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Sonal Majmudar is a partner in Mayer Brown's Washington DC office and a member of the Tax practice. Prior to joining Mayer Brown she was former international tax counsel with the Internal Revenue Service (IRS).

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In most transfer pricing disputes, the taxpayer squares off with the IRS or some other taxing authority, and the issue is the amount of tax due. But, in some cases, a company’s transfer pricing policies can lead to disputes between private parties. It is important for tax-department personnel to be aware of the risks from these private disputes so that they can take them into account when setting up intercompany documentation and transfer pricing policies. Examples include:Continue Reading Private Transfer Pricing Disputes

On March 22, 2024 the IRS’s Advance Pricing Mutual Agreement Program (“APMA” or the “Program”) released Announcement 2024-16 which provides their annual Advance Pricing Agreement (“APA”) report (the “Report”), and the statistics show a record-breaking result for 2023 – 156 APAs resolved.  APMA resolves actual and potential transfer pricing disputes and other competent authority matters through United States’ bilateral income tax conventions.  This Report focuses on APAs (a solution to prevent future transfer pricing disputes) during calendar year 2023 and provides statistical information about the APA applications received and resolved, including countries involved, types of transactions, and transfer pricing methods.  Key takeaways and our observations are noted here.Continue Reading APA Statutory Report Reveals Successful 2023 for APMA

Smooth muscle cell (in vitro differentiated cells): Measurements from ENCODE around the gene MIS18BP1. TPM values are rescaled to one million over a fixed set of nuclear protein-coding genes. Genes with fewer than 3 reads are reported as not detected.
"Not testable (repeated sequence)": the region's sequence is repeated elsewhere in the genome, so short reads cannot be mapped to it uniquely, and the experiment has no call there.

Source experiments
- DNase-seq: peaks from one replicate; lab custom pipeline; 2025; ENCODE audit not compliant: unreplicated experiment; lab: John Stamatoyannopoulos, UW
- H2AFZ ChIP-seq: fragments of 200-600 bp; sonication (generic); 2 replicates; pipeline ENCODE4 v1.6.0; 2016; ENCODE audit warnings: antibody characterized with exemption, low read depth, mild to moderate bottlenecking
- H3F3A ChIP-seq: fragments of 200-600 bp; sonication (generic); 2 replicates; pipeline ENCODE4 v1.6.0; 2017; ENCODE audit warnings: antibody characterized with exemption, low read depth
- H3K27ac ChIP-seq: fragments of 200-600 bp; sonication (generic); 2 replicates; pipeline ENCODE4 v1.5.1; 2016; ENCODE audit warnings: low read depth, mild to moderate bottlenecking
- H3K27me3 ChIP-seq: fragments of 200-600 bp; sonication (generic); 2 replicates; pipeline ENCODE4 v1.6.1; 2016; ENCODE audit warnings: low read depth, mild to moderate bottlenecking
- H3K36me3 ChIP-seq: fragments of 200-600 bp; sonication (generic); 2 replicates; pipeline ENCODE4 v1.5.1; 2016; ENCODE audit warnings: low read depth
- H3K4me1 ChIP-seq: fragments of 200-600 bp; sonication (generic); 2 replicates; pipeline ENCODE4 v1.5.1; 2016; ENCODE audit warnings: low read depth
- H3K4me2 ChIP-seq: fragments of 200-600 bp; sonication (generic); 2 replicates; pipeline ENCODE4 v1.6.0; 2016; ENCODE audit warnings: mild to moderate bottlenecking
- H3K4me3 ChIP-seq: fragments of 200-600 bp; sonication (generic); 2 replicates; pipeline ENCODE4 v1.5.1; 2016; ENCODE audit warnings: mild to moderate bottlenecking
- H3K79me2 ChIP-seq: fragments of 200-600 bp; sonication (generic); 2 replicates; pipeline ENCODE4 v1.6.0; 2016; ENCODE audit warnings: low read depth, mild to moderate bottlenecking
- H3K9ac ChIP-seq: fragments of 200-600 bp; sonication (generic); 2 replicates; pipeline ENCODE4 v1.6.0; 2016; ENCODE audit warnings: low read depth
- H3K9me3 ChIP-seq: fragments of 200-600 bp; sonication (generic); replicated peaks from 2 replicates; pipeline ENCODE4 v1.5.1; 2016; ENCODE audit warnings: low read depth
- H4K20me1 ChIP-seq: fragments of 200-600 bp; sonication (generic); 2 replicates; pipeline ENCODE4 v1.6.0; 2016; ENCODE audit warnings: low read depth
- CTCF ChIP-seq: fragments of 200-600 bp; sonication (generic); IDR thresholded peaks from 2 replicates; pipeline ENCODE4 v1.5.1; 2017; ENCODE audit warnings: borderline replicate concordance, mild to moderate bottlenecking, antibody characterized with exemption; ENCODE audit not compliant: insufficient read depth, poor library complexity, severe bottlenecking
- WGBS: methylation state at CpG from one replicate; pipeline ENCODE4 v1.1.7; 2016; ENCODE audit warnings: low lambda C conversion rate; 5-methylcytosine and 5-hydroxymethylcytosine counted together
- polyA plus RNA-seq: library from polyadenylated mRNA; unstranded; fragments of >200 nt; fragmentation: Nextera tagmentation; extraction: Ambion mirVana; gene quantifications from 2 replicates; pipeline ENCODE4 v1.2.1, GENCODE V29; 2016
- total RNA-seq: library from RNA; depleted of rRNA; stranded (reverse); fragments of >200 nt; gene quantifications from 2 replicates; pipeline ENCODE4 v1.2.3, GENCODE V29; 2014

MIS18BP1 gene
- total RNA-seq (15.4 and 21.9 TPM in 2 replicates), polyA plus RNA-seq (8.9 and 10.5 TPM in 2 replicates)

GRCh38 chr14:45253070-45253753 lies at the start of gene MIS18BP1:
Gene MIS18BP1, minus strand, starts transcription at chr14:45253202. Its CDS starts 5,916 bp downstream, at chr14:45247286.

On January 29, 2024, the OECD released the results and statistics for its growing International Compliance Assurance Program (“ICAP”).[1] The data spans the life of the ICAP program, dating back to the first pilot program that began in January 2018, through its full program operations as of October 2023. In all, the statistics generally suggest that the program has been efficient and productive, with most participants receiving mostly low-risk outcomes from tax administrations.Continue Reading ICAP: Life in the Fast Lane

Last week, the IRS released a mysterious new audit “campaign” that may implicate – inadvertently or otherwise – transfer pricing practices. The campaign, which was announced on August 8, is simply entitled “Inflated Cost of Goods Sold.”   

The only glimmer of explanation the IRS gives as to what exactly this is all about is the brief statement that the campaign “focuses on LB&I taxpayers that have indications of inflated Cost of Goods Sold to reduce taxable income.”

But this tells us very little. Absent book-tax differences (e.g., FIFO/LIFO materials inventory conventions), an increase in COGS will always decrease taxable income. This is hardly revelatory. Two old IRS practice units from 2014 (“Purchase of Tangible Goods from Foreign Parent – CUP Method” and “Sale of Tangible Goods from a CFC to USP – CUP Method”) recognize the truism that increasing COGS reduces taxable income. So what? What facets of COGS gives the IRS concern? Direct Labor? Overhead? Standard Material Costs? Variances?Continue Reading Compliance Campaign: COGS Cops Coming